The overhang outside the door kept him dry as he looked out at the storm that had rolled in over the North End. The slush banks Cameron had kicked to pieces were already melting under the onslaught of the rain, pitted and spiked like termite hills, and rivers ran past the edges of the sidewalk into the gutter. Buster pulled his gloves on and buttoned up his coat to steel himself, then stepped out into the frigid deluge.
The tenement building had no roof overhang for him to duck under, so he was soaked by the time he reached the alley. Even so, the building shielded him from any gales coming at him from the side, leaving him to contend with the rain from above. He ducked beneath a fire escape and paused to remove his glasses, wiping droplets off with his scarf. It wouldn’t last long, but at least he’d be able to see long enough to find his way back to the Jetta.
“You,” an unfamiliar voice called out from behind him.
Buster turned, feeling his dinner turn, as well.
“Yeah, you.” A short, thin man with a patchy goatee moved forward into the alley. He wore a faded grey wool coat that looked as though it had seen several previous owners before him, and tattered jeans. The stained apron around his waist and red bandana tied over his hair marked him almost unmistakably as Luis’ busboy. “I know who you are..."
For the last few weeks, I've been sharing excerpts which fit the weekly theme for Twitter's One Line Wednesday. Though this week's theme is "coffee", I admit to stretching it a little with this scene out of From the Desk of Buster Heywood... by taking you to the haven of 9-to-5 coffee drinkers everywhere: the break room.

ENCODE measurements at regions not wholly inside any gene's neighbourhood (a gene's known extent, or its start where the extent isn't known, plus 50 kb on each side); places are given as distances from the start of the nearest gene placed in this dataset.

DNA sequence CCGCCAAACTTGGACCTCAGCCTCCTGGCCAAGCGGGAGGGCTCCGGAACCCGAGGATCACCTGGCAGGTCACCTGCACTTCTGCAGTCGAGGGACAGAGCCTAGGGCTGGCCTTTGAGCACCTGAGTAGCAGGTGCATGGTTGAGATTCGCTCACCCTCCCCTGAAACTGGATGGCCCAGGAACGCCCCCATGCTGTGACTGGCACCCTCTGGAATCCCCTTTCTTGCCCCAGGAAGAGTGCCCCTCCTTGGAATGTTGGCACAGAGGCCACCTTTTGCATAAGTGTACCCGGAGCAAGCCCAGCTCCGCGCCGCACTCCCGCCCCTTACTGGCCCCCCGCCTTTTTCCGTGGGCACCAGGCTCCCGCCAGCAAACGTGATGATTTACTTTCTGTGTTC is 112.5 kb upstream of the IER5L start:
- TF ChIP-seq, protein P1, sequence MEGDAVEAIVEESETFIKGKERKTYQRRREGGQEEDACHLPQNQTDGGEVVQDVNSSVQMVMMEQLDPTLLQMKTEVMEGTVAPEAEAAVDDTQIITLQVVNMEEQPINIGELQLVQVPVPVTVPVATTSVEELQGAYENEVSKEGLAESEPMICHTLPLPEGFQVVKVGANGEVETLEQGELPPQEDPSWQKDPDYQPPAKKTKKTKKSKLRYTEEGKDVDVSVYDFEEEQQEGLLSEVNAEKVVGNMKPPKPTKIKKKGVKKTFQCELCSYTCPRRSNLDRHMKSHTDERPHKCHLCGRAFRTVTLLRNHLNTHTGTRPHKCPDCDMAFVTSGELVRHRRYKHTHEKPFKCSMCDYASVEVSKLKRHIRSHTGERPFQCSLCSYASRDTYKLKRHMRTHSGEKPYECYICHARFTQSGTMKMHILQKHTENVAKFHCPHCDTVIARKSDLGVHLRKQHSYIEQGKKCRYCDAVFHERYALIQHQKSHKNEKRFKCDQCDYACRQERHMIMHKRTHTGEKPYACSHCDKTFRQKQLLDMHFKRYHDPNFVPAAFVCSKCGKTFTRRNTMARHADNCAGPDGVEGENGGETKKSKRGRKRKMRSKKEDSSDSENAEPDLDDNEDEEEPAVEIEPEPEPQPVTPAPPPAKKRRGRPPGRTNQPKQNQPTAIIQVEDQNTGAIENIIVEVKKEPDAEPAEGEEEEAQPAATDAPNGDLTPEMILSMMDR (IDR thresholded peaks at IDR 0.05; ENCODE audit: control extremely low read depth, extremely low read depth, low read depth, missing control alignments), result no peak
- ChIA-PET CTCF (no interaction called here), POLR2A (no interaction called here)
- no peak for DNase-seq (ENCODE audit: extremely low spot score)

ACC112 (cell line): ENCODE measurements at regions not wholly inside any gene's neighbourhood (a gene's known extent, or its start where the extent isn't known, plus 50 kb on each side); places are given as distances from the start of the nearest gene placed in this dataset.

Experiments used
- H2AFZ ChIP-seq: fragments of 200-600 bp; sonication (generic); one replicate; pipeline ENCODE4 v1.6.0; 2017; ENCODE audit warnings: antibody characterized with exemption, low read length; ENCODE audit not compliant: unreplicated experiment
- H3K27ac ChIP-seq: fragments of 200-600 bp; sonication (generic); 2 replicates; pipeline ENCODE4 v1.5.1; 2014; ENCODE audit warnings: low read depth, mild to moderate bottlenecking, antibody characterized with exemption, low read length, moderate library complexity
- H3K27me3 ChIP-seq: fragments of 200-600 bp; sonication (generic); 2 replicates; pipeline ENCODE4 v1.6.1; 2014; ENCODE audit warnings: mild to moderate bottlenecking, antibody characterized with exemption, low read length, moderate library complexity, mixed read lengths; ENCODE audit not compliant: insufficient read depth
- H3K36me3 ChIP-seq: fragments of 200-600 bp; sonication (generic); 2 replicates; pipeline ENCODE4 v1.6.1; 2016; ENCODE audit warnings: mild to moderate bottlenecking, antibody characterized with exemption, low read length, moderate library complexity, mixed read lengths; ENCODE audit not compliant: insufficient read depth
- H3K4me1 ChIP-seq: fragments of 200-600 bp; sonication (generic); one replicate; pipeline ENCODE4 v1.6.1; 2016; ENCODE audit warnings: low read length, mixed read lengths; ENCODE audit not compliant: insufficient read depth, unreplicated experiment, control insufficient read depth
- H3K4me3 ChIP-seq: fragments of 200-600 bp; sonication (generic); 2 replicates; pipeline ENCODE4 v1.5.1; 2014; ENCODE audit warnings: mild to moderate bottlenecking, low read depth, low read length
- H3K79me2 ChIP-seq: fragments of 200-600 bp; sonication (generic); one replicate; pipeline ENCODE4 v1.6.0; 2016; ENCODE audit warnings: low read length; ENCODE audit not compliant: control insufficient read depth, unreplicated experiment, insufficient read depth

The water cooler was one of the most useful yet frustrating points of interest in any given workplace. Long before fad diets had started pushing the importance of eight glasses of water a day, Buster's mother had been a vocal fan of hydration. When most kids had gone on field trips with bottles of Gatorade or foil pouches of Capri Sun that shined like status symbols, the Heywood kids had clambered aboard their fair share of buses and mini-vans with thermoses full of fresh, filtered water. But while there was an ingrained predisposition for Buster to seek out the nearest watering hole in lieu of cracking open a can of soda or popping out for a cup of coffee at the shop across the circle, there was also the fact that he often felt like the lone gazelle in a crowd of hyenas.
"... and can you believe what they did with the lobby of the Courier? Completely gutted it, made it all modern. I don't know how the Historical Society ever let that one slide, or who approved the building permit there." Ben, the salt-and-pepper-haired town registrar, was leaning against the counter near the microwave, addressing two of the clerks who were sharing their lunch at the table.